Cinema Quarantino, Film, Film Review

REVIEW: Judy & Punch (2019) dir. Mirrah Foulkes

Now available on VOD

by

There’s a tendency in Hollywood– I want to say it’s waning, but that might just be wishful thinking– to create big screen “adaptations” of any property, however spurious, in hopes that pure lizard-brain recognition will somehow translate into box office dollars. This practice has become so common at this point that it scarcely registers: of course they made a big-screen Battleship movie starring Liam Neeson and Rihanna. We simply accept these films, roll our eyes, and maybe go see them when we need air conditioning and there’s nothing better playing. Yet for every hundred-or-so soulless cash-in adaptations, there will be one work of mad genius that absolutely shouldn’t work on paper, but does. Who would think that process-of-elimination board game Clue could translate into a meticulously-written drawing room comedy starring one of the greatest comedic ensembles of the ‘80s? Or that a line of lurid trading cards would become one of the most gleefully anarchic satires ever to come out of Hollywood? There’s probably no universe in which Robin Williams doesn’t star in a live action Popeye movie, but how did we wind up in the one in which that movie is a collaboration between Robert Altman, Jules Feiffer, Harry Nilsson, and Robert Evans? There are just enough of these films out there that we can’t discount adaptations of flimsy source material out of hand, for fear of missing out on another weird little gem.

The latest entry in this peculiar sub-sub-genre is Judy & Punch, the feature debut from Australian filmmaker Mirrah Foulkes. As you might glean from the title, Judy & Punch draws its inspiration from Punch and Judy, a 500-year-old puppet show about a man who hits his wife with a stick while shrieking nonsense. It is, in short, the thinnest source material imaginable for a feature film, a literal one-joke concept designed to appeal to the basest impulses of a pre-literate audience. Yet Foulkes uses this framework to craft something special: devilishly funny, occasionally harrowing, and wholly original.

In this version of the story, the title puppets are, themselves, the puppeteers, packing the dingy music hall in the woodland town of Seaside (which, the opening titles note, is “nowhere near the sea”) with their bawdy, homemade marionettes. The star of the show is the charismatic Professor Punch (Damon Herriman, best known for playing Charles Manson in both Once Upon a Time in Hollywood and season two of Mindhunter). Punch is supported, figuratively and often literally, by his long-suffering wife Judy (Mia Wasikowska), a gifted marionettist tasked with caring for their baby daughter, performing the show’s trickier feats, and keeping her husband off the sauce. As anyone with a passing knowledge of puppet history might guess, she fails in this last task, driving Punch to a series of increasingly shocking and violent acts. One thing leads to another, and a desperate and debauched Punch leaves Judy for dead in the forest, blaming his crimes on doddering butler Scaramouche (a scene-stealing Terry Norris) and his wife, Maid Maude (Brenda Palmer). But Judy is rescued by a “heretic camp” of Seaside outcasts, and inevitably begins plotting a revenge that matches the atrocities visited upon her– and then some.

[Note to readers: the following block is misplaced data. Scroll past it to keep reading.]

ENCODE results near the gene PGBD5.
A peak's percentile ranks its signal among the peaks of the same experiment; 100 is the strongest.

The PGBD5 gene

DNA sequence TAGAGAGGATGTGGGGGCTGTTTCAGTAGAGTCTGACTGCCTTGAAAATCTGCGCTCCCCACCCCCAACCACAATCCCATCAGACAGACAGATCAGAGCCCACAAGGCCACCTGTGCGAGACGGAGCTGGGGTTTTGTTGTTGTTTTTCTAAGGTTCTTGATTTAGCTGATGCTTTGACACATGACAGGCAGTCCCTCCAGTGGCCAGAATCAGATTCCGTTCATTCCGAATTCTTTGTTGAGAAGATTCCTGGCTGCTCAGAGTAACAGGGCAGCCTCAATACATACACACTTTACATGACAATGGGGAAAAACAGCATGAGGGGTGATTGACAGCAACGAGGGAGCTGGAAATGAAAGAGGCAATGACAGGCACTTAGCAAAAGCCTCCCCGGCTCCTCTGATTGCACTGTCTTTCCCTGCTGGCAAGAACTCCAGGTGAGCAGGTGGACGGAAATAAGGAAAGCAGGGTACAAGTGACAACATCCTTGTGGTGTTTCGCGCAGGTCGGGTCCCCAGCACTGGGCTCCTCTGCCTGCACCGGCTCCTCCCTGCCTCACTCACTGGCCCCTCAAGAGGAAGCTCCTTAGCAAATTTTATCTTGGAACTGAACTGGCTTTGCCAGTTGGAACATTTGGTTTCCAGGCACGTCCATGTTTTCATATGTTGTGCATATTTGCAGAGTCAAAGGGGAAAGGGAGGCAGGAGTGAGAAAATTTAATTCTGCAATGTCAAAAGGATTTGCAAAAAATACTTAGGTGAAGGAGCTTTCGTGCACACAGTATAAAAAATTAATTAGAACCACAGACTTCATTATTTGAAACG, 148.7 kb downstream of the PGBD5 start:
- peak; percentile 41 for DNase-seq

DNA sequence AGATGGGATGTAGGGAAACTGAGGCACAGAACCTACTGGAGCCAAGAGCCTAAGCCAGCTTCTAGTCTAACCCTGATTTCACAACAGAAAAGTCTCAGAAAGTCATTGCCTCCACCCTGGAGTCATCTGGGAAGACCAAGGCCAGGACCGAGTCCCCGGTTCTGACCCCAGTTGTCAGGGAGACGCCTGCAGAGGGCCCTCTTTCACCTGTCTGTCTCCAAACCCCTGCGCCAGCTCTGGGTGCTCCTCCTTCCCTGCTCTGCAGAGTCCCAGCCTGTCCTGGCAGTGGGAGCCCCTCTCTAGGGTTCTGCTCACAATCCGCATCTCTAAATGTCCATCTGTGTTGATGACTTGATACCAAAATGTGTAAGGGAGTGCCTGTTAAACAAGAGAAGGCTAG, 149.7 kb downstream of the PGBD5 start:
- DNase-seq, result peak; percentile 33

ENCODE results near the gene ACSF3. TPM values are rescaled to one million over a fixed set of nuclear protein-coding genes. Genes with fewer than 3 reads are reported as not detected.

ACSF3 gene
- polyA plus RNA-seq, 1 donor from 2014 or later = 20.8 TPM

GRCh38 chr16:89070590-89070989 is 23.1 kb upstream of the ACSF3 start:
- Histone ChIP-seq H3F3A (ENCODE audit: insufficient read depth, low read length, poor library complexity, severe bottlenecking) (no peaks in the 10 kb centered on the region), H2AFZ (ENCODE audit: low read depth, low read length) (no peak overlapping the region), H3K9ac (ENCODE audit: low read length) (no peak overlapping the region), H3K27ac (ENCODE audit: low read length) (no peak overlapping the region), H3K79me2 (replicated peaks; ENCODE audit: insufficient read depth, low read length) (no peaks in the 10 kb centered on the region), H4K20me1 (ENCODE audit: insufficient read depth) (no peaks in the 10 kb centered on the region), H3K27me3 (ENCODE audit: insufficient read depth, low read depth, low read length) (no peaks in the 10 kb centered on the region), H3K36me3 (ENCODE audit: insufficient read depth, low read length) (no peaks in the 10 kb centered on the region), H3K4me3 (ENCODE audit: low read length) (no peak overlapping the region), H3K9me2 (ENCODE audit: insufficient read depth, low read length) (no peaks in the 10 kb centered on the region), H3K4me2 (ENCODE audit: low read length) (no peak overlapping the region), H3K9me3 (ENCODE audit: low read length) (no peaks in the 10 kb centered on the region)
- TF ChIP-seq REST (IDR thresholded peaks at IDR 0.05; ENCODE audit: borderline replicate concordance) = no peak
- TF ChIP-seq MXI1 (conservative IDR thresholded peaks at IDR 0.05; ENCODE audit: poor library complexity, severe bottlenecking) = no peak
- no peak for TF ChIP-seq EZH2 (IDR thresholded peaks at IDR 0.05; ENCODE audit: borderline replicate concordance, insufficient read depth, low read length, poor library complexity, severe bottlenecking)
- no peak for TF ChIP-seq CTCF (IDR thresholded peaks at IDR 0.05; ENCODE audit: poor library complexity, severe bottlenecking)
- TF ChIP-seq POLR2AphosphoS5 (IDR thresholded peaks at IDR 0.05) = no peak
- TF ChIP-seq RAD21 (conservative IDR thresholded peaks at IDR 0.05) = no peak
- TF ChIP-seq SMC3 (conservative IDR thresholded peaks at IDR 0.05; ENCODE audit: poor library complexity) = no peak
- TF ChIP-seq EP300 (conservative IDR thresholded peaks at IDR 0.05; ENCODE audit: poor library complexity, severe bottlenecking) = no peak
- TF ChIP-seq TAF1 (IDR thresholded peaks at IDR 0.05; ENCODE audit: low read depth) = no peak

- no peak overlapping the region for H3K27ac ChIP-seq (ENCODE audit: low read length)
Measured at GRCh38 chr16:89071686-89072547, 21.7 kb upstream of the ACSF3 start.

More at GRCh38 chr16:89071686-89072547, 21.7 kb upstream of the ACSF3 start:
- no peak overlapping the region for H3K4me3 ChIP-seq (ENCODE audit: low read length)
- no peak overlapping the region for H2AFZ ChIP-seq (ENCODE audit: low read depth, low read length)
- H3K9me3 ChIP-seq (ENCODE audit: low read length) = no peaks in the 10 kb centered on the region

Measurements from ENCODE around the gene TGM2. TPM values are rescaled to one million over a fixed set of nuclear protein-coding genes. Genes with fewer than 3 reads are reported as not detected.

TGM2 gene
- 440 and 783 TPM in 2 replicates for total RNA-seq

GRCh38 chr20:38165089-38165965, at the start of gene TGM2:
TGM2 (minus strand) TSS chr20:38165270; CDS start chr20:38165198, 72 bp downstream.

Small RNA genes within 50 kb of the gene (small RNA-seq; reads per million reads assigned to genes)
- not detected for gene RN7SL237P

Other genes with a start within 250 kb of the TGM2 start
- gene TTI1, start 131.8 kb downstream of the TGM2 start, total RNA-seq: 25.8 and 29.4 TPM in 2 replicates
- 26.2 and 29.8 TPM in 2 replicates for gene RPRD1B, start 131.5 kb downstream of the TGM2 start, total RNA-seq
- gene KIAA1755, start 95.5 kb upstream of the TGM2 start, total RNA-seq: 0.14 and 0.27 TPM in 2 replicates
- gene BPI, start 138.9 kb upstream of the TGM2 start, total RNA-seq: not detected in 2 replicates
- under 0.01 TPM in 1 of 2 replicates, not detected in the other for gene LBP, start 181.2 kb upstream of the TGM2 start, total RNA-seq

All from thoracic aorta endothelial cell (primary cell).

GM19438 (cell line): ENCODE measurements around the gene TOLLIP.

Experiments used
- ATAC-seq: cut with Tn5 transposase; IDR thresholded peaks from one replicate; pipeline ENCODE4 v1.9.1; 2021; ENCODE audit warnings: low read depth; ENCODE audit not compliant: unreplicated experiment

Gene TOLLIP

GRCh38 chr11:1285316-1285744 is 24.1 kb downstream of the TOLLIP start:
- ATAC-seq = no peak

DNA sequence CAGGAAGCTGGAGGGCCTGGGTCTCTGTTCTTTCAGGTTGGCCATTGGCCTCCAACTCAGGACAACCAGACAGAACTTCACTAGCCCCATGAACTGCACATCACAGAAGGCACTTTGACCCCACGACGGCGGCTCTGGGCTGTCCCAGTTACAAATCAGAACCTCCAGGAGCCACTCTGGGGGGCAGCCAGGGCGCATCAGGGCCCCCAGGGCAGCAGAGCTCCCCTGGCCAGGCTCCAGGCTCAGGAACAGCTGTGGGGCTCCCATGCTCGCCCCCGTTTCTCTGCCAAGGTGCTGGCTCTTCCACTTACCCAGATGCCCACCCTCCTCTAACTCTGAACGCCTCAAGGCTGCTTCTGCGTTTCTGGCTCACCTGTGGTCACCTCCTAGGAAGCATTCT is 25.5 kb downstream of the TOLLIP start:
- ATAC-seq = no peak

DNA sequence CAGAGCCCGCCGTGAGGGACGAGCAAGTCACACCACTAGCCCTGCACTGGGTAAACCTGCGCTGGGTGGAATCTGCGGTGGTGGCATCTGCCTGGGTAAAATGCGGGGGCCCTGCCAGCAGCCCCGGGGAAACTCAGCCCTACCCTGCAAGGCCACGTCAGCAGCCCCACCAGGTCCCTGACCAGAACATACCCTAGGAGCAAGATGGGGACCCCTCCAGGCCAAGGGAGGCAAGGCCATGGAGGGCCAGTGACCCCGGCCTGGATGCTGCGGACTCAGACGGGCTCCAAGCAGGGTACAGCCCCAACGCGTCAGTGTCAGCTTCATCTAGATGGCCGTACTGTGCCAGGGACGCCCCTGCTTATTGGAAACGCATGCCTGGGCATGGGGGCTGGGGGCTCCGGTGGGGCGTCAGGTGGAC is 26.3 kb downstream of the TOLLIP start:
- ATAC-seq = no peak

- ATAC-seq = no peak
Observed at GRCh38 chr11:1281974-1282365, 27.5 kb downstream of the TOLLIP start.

As is to be expected from the premise, Judy & Punch is, in many ways, a ridiculous movie. The citizens of Seaside are essentially walking cartoons (many are direct realizations of the original supporting puppets), and their behavior is brutish to the point of caricature; accused witches (whose “crimes” include “staring at the moon for an unusually long time”) are executed in a townwide celebration called “Stoning Day.” Yet when it comes to the violence of Punch’s acts, Foulkes pulls no, er, punches. This isn’t exactly The Nightingale (which incidentally also features Herriman, playing a character somehow even more odious than Manson), but when the whacking stick comes out, it’s no laughing matter. Judy & Punch is often very funny, and its whimsy keeps it from becoming a chore to watch, but Judy is portrayed as a real character, and her struggle is entirely serious.

With his louche mannerisms, taste for rum, and gaudy eyeliner, Punch could easily be read as a dark parody of Captain Jack Sparrow– which, by extension, calls to mind Johnny Depp’s very public fall from grace. While Judy & Punch draws its inspiration from centuries-old material, the axe it wields is distinctly modern. Punch is an entertainer beloved by his community, and his public will gladly turn a blind eye to his crimes in order to continue enjoying his puppet show. More to the point, the authorities are firmly in his corner, planting evidence and extracting confessions to keep their town’s favorite son comfortable. If all of this sounds disconcertingly familiar, it’s by design, and Foulkes refuses to let Punch and his enablers off the hook. Judy & Punch may take on the appearance of a fairy tale, but candy-coated escapism it is not.

Which, again, makes it all the more remarkable how enjoyable it is to watch. I hesitate to call it fun, necessarily, but Foulkes keeps the proceedings moving with enough style, flamboyance, and jet black humor to keep you smiling in spite of yourself. While its shifting tones may prove discomfiting to some viewers (and its resolution may be just a hair too pat), Judy & Punch is a dazzlingly strange piece of work, and one I won’t soon forget. As Mel Brooks once said, “Tragedy is when I prick my figure; comedy is when you fall down a manhole and die.” In Judy & Punch, all four are the same thing.

Judy & Punch
2019
dir. Mirrah Foulkes
106 min.

Now available for rent on VOD

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